PBS reporter Brenda Breslauer featured pro-choice Republican Congressman Jim Greenwood as her expert on the nefarious tactics of the anti-choice forces, fretted about how banning the partial- birth "medical procedure" only impacts a very few case each year, but then proceeded to profile a woman who would have been victimized by such a law.
In a humorous bit of hypocrisy, Breslauer maintained that the "the term 'partial-birth abortion' was invented by the anti- abortion community," and, therefore, is illegitimate, but just a bit later she adopted, without any concern, a term advanced by those on the pro-abortion side: "One of the President's first acts targeted international family planning organizations. He reinstituted a policy often called the 'global gag rule.'" In one case an "invented" term, in the other, a policy which is "often called."
In the subsequent session with Ivins, she cited the victims of GOP rule in Texas and the financial state in which George W. Bush left the state: "Poor children, old people, handicapped citizens. And I mean I wish I were exaggerating but this is the weakest, the poorest, the most frail, the youngest and the oldest Texans are the ones who are being hurt here."
With no transcript on the Now Web site or in Nexis, on Monday MRC analyst Patrick Gregory undertook the herculean effort of transcribing much of the two segments from the May 16 Now.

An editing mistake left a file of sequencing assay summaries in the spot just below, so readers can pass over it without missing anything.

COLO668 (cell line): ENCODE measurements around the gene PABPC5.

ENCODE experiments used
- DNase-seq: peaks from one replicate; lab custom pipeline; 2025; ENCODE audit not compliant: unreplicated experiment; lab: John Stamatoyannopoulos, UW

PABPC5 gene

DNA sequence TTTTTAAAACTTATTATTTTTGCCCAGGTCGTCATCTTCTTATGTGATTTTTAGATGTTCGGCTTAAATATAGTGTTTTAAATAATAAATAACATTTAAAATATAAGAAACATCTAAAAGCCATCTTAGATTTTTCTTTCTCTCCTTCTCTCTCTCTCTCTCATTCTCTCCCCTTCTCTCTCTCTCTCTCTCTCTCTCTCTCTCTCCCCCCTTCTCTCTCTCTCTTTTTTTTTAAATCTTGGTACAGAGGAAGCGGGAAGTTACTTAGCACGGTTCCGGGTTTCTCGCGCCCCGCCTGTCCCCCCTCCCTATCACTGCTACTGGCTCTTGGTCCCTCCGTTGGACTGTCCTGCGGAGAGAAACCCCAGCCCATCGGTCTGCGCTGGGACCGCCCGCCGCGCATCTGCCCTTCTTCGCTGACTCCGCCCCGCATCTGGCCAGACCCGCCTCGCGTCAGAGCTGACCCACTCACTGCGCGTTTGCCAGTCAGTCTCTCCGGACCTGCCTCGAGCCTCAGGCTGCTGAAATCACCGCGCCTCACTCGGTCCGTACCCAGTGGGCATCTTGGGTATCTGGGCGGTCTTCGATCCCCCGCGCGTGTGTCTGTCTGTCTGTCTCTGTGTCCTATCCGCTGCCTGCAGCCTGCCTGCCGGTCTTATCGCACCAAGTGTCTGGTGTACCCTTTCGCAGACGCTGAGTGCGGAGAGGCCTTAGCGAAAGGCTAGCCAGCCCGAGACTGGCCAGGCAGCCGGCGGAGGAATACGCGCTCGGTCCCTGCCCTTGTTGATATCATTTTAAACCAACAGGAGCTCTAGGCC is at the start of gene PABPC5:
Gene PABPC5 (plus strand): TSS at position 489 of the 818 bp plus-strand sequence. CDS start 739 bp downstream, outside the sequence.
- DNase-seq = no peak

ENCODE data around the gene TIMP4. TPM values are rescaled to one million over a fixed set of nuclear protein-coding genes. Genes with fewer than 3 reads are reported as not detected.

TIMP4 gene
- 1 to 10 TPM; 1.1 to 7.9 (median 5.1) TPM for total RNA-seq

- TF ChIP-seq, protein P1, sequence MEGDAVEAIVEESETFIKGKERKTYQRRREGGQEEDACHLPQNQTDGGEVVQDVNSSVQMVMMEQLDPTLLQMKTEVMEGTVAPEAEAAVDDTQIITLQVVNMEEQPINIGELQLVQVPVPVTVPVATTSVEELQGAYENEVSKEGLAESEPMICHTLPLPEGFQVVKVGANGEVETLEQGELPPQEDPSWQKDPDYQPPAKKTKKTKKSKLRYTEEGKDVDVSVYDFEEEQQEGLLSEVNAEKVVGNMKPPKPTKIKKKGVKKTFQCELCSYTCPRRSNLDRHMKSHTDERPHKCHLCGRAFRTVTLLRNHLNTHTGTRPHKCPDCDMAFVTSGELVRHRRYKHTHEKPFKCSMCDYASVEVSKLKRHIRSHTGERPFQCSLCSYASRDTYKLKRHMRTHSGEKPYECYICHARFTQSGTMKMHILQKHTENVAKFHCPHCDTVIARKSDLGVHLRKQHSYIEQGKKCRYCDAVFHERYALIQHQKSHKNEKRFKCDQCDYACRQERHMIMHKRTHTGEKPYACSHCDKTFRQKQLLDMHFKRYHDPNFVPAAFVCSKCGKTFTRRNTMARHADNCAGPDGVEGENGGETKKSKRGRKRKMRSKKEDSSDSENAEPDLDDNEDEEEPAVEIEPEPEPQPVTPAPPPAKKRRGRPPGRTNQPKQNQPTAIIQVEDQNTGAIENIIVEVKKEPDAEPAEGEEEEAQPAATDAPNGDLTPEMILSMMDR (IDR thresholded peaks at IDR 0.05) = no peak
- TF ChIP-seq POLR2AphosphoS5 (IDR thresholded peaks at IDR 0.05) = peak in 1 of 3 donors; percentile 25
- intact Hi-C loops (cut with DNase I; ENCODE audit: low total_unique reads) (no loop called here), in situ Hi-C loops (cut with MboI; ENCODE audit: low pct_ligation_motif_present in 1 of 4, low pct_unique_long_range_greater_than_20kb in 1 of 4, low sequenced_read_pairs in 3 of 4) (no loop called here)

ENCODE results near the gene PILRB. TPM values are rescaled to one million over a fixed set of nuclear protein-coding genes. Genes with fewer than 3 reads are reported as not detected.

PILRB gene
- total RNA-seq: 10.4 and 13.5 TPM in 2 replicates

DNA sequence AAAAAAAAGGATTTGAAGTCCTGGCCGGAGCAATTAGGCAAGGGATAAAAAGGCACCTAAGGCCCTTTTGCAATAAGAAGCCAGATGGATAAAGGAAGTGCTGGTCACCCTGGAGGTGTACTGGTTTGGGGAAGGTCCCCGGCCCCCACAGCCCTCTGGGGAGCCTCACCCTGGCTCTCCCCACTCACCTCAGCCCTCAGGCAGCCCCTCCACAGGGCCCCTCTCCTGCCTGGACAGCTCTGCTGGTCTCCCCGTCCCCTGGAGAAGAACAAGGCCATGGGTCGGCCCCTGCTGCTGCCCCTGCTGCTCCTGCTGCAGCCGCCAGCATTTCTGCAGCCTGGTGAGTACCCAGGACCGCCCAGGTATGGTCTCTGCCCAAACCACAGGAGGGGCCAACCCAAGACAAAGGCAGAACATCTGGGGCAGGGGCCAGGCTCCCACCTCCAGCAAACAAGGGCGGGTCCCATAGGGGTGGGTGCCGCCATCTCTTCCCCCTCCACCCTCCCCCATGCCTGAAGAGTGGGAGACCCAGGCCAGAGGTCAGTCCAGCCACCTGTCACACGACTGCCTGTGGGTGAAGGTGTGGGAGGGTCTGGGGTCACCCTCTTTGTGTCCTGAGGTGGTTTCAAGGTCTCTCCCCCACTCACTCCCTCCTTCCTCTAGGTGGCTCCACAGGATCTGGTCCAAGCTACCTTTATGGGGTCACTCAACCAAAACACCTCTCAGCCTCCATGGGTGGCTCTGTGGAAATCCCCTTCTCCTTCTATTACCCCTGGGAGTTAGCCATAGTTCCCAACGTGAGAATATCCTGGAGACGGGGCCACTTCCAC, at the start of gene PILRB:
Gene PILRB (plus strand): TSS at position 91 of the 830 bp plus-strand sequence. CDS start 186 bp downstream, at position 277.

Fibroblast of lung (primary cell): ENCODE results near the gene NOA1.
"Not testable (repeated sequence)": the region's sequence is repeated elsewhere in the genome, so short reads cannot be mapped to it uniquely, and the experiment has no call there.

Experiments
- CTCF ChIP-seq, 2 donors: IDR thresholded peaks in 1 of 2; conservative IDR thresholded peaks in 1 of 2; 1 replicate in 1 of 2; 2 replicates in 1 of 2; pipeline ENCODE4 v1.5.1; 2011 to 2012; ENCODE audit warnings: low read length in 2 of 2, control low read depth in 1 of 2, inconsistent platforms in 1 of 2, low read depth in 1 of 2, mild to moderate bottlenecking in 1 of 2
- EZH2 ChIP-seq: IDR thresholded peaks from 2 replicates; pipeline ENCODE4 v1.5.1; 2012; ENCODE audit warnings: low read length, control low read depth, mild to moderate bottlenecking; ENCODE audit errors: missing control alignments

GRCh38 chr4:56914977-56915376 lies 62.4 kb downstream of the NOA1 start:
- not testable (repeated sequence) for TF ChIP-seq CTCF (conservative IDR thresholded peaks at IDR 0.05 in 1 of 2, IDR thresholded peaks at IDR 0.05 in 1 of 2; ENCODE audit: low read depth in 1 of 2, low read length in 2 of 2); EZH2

-- Abortion story. PBS and Breslauer allowed in a few words from James Bopp of the National Right to Life Committee, but his time was far outdistanced by the time given to four "pro-choice" advocates whose views the story advanced.
Some of the highlights:
Brenda Breslauer: "This new political agenda, apparent in everything from executive orders to regulations to proposed laws, is simply part of an overall pro-life strategy that is taking hold in policy, say pro-choice advocates. They cite these prominent examples coming from the White House alone: cabinet appointments of vocal abortion opponents such as Attorney General John Ashcroft and Health and Human Services Secretary Tommy Thompson, rejection of funding for research with new lines of stem cells derived from embryos, and the administration has allocated tens of millions in additional funding for abstinence-only sex education. To pro- choice advocates like Francis Kissling, this is all part of a strategy to get at abortion."
Breslauer, after the NRTL's Bopp got to suggest that only "fanatics" would be against protecting fetuses from criminals: "But Pennsylvania Congressman Jim Greenwood doesn't consider himself a fanatic. He's a pro-choice Republican who says this bill is actually an assault on abortion rights."